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You may have something keeping the reed assembly from closing. This is a check valve that keeps the gas going in one direction... into the engine as the piston goes up and down. It's located just below the carburetor. Maybe a piece of gasket material worked its way in there. Make sure you have a good solid spark and your plug is clean and properly gapped. Recheck your gasket replacement job as you check the reed assembly. Compression, gas, good spark and reed working... the engine will at least sputter.
Problem sounds like valve plate /reed valves or worn cylinder /vinyl ring. Easy to check, push piston to top position and examine cylinder neer top looking for scratches. If scratched, most likely vinyl piston ring/s are worn and allowing pressure to leak past. If cylinders look good /shiney all the way up to top, remove head/s and examine reed plate/s for missing/broken reeds and or torn gasket/s. If your reed plate is missing one reed and your are good at being creative, you can seal individual hole by threading and plugging with thin piece of bolt. Good luck and good holidays
It is most probable that your phones mic or mouth piece is damaged, the solution would be to replace it,
If you can find a mic or mouth piece part for your phone, you can change that by dismantling the phone and locating the mic piece(oftenly located at the housing itself, just below the keypad lines)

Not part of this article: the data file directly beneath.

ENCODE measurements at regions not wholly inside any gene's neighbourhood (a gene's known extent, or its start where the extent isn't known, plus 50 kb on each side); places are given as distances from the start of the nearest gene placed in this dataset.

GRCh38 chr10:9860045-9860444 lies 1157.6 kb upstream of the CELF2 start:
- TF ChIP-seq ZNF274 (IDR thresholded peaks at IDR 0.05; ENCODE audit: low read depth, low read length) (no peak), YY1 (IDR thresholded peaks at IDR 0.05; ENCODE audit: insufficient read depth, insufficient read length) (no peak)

Silicone rubber does that with age. You can slow down the process by washing the snorkel in fresh water after use and storing it in a cool dark place, but you cannot prevent it.
Spare purge valves simply are not available. Although they are a very cheap item, Aqua Lung (SeaQuest) would rather sell you a complete new snorkel. Most other manufacturers take the same view. It's not entirely unreasonable either: by the time that the valve has hardened, the silicone mouthpiece will be past it's best and the breathing tube itself may have weakened to the point where it will become soft on a hot day and could collapse inwards when you inhale. In addition, the cost of distributing individual purge valves in umpteen different sizes (they are not standardised) would be prohibitive and then the retailer would need to do the same with every brand sold. Each cheap diaphragm would be a lost profit opportunity, and when many dive-shops are already clinging on to survival each sale is a nail in their coffin.
Snorkels are cheap: just buy another is the best option, but if you're a lateral thinker it's usually possible to fabricate your own spare part by cutting it from an old bicycle inner tube or even from balloon rubber; just be careful with how you fasten it as a poor design can result in small parts being inhaled if they break loose.
I use baking soda, warm water and bottle brushes for pretty much anything that goes near my mouth. My hydration bladder gets that treatment often especially after a long trip, as has my snorkel a couple of times. You could try find a platypus or camelbak cleaning kit at your local outdoors store.